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Rahm joins parade slamming Trump policy to separate families at US-Mexico border

Mayor Rahm Emanuel on Monday joined the chorus of voices condemning the Trump administration for separating children from their parents when families trying to enter the country illegally are detained at the Mexican border. Emanuel made those comments during a news conference at the old main Post Office to announce that Walgreens will place about 1,800 employees in th building. | Ashlee Rezin/Sun-Times

Mayor Rahm Emanuel on Monday added his formidable voice to the parade of those condemning President Donald Trump’s controversial immigration policy of separating children from their parents at the U.S. border.

Emanuel chose to tee off on his favorite political target — Donald Trump — after welcoming Walgreens to Chicago’s still-under-renovation old main Post Office.

“I think it is an absolute mistake what is happening on our border of the United States,” the mayor said as Walgreens employees assembled in the building’s ornate lobby broke out in applause.

“I know what America stands for. As an American, I believe in America and its values. And separating a parent from their child who is only trying to bring their child to a better tomorrow is not who we are. Not what we believe in.”

Video by Ashlee Rezin | Mayor Rahm Emanuel adds his voice to the parade of those condemning President Donald Trump's controversi

Emanuel has spent the last two years in a running legal and political battle against Trump, who has used Chicago as his favorite punching bag.

The no-risk battle against a Republican president in this overwhelmingly Democratic city is tailor-made to rebuild Emanuel’s national image and bolster his popularity among Chicago Hispanics most threatened by Trump’s immigration policies, and by the president’s threat to cut off funding to sanctuary cities.

RELATED: Sessions wants Supreme Court to intervene in sanctuary cities battle

The gut-wrenching scenes of children being ripped away from their parents at the border has opened yet another front in the running battle.

And the mayor made it a point to note that it has brought together prominent people from opposite sides of the political spectrum.

“The only thing I can ever say complimentary of Donald Trump is [that] he brought people from diverse views and backgrounds — from Laura Bush to myself — to agree that he is wrong. And absolutely wrong for America’s future,” the mayor said.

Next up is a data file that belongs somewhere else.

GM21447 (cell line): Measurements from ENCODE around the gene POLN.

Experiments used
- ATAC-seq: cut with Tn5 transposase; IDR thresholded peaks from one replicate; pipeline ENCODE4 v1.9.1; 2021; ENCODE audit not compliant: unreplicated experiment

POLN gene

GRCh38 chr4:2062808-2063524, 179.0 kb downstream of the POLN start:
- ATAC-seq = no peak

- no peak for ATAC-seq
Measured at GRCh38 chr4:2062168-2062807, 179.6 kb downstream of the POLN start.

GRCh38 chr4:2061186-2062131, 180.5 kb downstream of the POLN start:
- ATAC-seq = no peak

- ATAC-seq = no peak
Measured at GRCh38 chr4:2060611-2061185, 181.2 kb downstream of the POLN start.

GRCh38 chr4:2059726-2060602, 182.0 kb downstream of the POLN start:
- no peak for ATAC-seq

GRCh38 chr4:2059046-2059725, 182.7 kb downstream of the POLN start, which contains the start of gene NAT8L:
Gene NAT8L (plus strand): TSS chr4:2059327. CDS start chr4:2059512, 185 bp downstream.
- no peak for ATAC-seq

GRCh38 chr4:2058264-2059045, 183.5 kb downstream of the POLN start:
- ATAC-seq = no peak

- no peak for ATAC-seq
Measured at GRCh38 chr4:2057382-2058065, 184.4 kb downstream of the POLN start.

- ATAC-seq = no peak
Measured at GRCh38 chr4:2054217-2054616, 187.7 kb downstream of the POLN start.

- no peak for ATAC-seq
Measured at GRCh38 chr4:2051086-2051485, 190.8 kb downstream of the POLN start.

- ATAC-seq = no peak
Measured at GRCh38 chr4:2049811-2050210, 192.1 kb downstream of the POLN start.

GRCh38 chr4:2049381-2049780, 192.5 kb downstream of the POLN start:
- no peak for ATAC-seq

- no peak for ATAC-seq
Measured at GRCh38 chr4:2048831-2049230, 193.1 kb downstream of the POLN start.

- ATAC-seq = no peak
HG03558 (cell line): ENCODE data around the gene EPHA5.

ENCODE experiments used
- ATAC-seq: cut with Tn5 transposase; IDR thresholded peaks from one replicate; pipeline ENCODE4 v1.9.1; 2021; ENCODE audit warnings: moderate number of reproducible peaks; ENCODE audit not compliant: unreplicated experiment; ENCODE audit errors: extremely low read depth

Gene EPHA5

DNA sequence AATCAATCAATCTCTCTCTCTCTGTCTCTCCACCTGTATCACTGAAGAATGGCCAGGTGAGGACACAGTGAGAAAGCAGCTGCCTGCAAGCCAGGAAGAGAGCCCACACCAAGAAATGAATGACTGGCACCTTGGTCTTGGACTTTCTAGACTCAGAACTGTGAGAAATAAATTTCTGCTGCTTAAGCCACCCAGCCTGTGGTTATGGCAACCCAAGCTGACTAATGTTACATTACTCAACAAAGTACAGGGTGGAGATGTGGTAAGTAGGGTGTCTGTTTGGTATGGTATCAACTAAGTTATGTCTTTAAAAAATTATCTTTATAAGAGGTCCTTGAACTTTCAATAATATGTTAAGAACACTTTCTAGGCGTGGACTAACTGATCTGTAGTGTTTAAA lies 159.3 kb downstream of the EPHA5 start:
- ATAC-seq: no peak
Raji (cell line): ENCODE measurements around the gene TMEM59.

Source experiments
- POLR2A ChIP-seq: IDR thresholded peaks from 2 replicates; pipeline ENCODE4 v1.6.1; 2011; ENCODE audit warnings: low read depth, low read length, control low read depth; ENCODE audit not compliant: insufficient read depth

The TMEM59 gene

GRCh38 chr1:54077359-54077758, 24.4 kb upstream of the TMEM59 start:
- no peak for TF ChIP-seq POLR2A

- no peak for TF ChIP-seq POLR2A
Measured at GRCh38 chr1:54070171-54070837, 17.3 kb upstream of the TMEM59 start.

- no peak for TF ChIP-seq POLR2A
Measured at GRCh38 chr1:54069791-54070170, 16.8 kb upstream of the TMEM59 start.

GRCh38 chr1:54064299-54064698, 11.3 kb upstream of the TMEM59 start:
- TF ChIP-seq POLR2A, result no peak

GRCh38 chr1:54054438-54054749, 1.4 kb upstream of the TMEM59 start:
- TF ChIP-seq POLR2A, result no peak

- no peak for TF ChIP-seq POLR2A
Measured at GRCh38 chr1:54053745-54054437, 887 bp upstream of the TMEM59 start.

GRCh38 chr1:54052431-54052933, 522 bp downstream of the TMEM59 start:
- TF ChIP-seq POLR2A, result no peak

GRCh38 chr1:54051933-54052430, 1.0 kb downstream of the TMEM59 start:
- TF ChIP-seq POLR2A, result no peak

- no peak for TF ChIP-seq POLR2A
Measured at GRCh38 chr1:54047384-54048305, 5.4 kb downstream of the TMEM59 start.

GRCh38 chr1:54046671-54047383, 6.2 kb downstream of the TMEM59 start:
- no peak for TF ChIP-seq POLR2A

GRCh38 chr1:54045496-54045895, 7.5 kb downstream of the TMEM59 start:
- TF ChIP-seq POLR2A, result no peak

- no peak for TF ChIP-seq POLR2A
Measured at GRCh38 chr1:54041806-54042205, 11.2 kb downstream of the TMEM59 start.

Children hold signs during a demonstration in front of the Immigration and Customs Enforcement offices in Miramar, Fla. The Trump administration’s move to separate immigrant parents from their children on the U.S.-Mexico border has turned into a full-blow
Children hold signs during a demonstration in front of the Immigration and Customs Enforcement offices in Miramar, Fla. The Trump administration’s move to separate immigrant parents from their children on the U.S.-Mexico border has turned into a full-blown crisis, drawing denunciation from the United Nations, Roman Catholic bishops and countless humanitarian groups. | AP Photo/Wilfredo Lee

“What is happening today in the name of America is not the America we believe in.”

The mayor never mentioned First Lady Melania Trump, but he could have.

On Sunday, the First Lady’s communications director Stephanie Grisham told CNN that Mrs. Trump “hates to see children separated from their families and hopes both sides of the aisle can finally come together to achieve successful immigration reform.”

“She believes we need to be a country that follows all laws, but also a country that governs with heart,” Grisham was quoted as saying.

The mayor’s broadside came one day after retiring U.S. Rep. Luis Gutierrez compared Trump’s actions to the tactics Adolf Hitler used in Nazi Germany.

“He is using fear of the immigrant … he is using prejudice. … You know who did that?” Gutierrez asked members of Lincoln United Methodist Church in Pilsen.

“That’s the way you got fascism in Germany. That’s the first thing the Nazis did in Germany. They said, ‘Get rid of all those foreigners, and let’s make this a German nation,’” said Gutierrez, a son of Puerto Rican immigrants.

“So understand that blaming other people for your woes is an old strategy, and that’s exactly what the president of the United States is doing,” he said.

Nearly 2,000 children were separated from their families over a six-week period in April and May after U.S. Attorney General Jeff Sessions announced a new “zero-tolerance” policy that refers all cases of illegal entry for criminal prosecution.

U.S. protocol prohibits detaining children with their parents because the children are not charged with a crime and the parents are.

Officials in the Trump administration have said the “zero tolerance” strategy is a deterrent to ebb the flow of migrant families across the border.

Trump said last week, “I hate the children being taken away.” He has portrayed Democrats at the roadblock standing in the way of comprehensive immigration reform.

Also on Monday, Emanuel said he has no qualms about his decision to pull Soldier Field from the 2026 World Cup bid jointly organized by the soccer federations of the U.S., Canada and Mexico.

“We have brought a lot of sporting events [to Chicago]: the NHL draft, the NFL draft, the NBA All-Stars and other soccer and rugby games, sailing. But unlike other sporting events, they wanted a blank check,” the mayor said.

“I am not having the taxpayers underwrite this sporting event and allow you to charge, like a credit card with an unlimited account on the taxpayers. We’d love to have the sporting events. We’re a great soccer town with all the communities from around the world and the United States that love soccer. But they wanted a blank check from the taxpayers and I told them, `Absolutely not.’”